VanderWall’s bills remove the need for the state to approve capital projects over $3.4 million. They also reduce state oversight for such things as outpatient heart catheterization, helicopter ambulances and would allow health care providers to add psychiatric beds without state approval.

According to the National Conference of State Legislatures, Michigan is among 35 states that retain some form of CON program. That oversight was mandated nationwide in 1974 by federal law that boosted funding for state health planning regulations, as all states but Louisiana adopted some form of CON by 1982.

The core premise of CON regulation is that it curbs needless health care spending by forcing hospitals to justify major projects or new construction. Proponents also argue that certificate of need requirements help distribute care to disadvantaged populations or geographic areas that might not otherwise be served.

The federal mandate was repealed in 1987. Since then, according to NCSL, a dozen states have repealed their CON program as free-market advocates pressed to deregulate large chunks of health care.

In June, Florida GOP Gov. Ronald DeSantis signed legislation repealing significant portions of that state’s CON oversight, freeing hospitals to expand or build new facilities without approval.

The Florida chapter of Americans for Prosperity endorsed that repeal: “Florida is taking a free-market approach to expand choice and access in response to rising healthcare costs. As unnecessary barriers, CON laws have prevented health care practitioners from providing services to our communities.”

In 2015, an analysis by the Ann Arbor-based Center for Health and Research Transformation, a nonprofit health care research organization, concluded that Michigan had lower per capita costs than Wisconsin and Indiana, both of which did not regulate hospital services. Michigan’s per capita hospital cost was $2,624, compared to $2,975 in Indiana and $3,107 in Wisconsin.

It concluded that the difference was due in part to Michigan’s CON oversight.

The Michigan Health & Hospital Association opposes exempting critical access hospitals from CON oversight.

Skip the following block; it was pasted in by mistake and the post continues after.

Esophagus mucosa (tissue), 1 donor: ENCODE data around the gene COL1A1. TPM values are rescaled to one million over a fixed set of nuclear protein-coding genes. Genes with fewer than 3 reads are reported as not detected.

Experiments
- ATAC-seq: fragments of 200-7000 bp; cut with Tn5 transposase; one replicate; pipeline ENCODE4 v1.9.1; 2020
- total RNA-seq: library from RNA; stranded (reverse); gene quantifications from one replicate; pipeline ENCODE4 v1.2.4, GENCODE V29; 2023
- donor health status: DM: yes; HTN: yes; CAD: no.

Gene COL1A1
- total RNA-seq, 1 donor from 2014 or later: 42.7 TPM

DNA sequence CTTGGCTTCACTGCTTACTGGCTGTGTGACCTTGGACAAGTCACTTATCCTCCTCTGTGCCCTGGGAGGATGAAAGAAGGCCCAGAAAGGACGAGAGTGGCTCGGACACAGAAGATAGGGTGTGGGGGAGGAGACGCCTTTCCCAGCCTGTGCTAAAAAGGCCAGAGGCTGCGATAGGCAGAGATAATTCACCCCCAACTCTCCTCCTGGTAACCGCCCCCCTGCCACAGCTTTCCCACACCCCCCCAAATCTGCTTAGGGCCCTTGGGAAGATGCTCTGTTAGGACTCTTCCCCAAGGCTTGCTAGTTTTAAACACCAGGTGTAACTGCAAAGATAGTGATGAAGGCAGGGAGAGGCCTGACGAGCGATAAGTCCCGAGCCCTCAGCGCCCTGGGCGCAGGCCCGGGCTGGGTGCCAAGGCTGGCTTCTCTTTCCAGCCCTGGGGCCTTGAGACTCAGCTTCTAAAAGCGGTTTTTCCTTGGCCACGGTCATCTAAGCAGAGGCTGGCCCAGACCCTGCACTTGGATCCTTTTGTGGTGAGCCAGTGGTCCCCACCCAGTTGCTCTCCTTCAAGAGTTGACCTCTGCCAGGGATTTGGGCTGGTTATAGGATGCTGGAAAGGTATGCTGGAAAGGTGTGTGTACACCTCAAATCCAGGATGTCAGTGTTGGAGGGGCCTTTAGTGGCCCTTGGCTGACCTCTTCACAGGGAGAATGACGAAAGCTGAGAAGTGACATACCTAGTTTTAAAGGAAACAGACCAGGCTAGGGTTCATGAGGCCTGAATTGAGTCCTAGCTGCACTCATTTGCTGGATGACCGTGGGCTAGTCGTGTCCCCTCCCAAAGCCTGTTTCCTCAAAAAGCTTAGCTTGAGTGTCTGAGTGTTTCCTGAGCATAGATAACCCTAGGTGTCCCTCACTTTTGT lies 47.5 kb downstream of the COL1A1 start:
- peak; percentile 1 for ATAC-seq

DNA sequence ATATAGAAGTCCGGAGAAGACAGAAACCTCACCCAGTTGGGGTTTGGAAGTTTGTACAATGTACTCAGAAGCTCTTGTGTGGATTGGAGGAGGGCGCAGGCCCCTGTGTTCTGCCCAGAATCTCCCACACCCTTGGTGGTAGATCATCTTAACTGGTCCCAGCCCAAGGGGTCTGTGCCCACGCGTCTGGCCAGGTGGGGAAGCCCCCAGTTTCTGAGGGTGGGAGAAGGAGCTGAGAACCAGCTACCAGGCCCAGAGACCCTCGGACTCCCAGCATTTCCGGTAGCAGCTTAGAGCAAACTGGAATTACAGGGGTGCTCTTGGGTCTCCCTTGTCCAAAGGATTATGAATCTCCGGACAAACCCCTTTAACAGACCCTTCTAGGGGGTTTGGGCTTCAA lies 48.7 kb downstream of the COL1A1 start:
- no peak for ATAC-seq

“It creates significant issues on who is exempt and who is not exempt. It could result in increased cost and unnecessary duplication of services,” Adam Carlson of MHA told Bridge.

Adam Carlson

Blue Cross Blue Shield of Michigan also raised concern about lessening oversight of critical access hospitals. Amy McKenzie of BCBS said that could entice for-profit groups with small rural hospitals to cherry pick profits by installing expensive medical services to drain patients from a competitor.

"New services without demonstrated need simply divert services, and may financially cripple an existing, well-performing provider that offers the full spectrum of services, ultimately resulting in less choice and access for the community," McKenzie said.

And while Michigan has a shortage of psychiatric care, Heather Treib of Pine Rest Christian Mental Health Services in Kent County told Bridge that regulatory approval of new beds is not the chief barrier to care. Treib said it’s finding staff to fill openings.

“I do think more of the issue is the challenge around staffing. Overall, psychiatric resources are hard to come by,” Treib said.

The legislative package also includes a bill that removes the need for CON approval for outpatient heart catheterization, a diagnostic and treatment procedure in which a tube called a catheter is inserted into an artery or vein and threaded through blood vessels to the heart.

MHA opposes that bill as well, as it argues it could jeopardize patient safety.

Repeal of that oversight, it stated, “could potentially increase the likelihood that patients experiencing major complications during cardiac catheterization do not receive the immediate care they need, leading to higher risk of negative patient outcomes and even mortality.”

It cited a national 2007 study that found CON repeal could be linked to 103 cardiac catheterization deaths in the year 2000 that would not have otherwise occurred.

“We are checking into that study to see if it is accurate,” VanderWall said.